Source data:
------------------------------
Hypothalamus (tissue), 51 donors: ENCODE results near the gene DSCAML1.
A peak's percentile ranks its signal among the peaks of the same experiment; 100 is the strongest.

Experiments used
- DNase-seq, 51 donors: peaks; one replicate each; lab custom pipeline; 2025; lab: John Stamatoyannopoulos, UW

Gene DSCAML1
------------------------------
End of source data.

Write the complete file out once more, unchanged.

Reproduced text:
Hypothalamus (tissue), 51 donors: ENCODE results near the gene DSCAML1.
A peak's percentile ranks its signal among the peaks of the same experiment; 100 is the strongest.

Experiments used
- DNase-seq, 51 donors: peaks; one replicate each; lab custom pipeline; 2025; lab: John Stamatoyannopoulos, UW

Gene DSCAML1